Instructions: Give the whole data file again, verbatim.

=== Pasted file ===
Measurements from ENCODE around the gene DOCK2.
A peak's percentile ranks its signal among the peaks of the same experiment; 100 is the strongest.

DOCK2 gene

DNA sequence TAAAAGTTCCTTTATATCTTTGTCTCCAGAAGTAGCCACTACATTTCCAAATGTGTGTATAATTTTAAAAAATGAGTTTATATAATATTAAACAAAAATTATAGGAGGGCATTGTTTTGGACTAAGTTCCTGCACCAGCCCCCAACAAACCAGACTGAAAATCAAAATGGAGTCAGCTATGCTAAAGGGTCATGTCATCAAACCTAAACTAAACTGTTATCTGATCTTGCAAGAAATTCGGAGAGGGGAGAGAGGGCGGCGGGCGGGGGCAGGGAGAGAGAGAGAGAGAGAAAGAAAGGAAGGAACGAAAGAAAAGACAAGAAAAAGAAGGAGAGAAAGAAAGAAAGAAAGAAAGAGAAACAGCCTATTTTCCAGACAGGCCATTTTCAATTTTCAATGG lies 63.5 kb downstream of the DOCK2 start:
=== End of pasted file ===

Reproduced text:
Measurements from ENCODE around the gene DOCK2.
A peak's percentile ranks its signal among the peaks of the same experiment; 100 is the strongest.

DOCK2 gene

DNA sequence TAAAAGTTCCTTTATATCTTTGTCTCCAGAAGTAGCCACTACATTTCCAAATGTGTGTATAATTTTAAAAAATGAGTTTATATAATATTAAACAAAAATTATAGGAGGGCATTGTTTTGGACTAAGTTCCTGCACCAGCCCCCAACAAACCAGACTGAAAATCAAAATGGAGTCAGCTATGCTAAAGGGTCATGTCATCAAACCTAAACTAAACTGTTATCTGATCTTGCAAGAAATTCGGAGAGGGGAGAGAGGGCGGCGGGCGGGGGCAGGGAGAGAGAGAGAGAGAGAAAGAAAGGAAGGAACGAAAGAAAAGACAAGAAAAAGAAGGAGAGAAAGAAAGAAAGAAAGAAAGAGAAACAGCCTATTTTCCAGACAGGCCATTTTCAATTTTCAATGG lies 63.5 kb downstream of the DOCK2 start: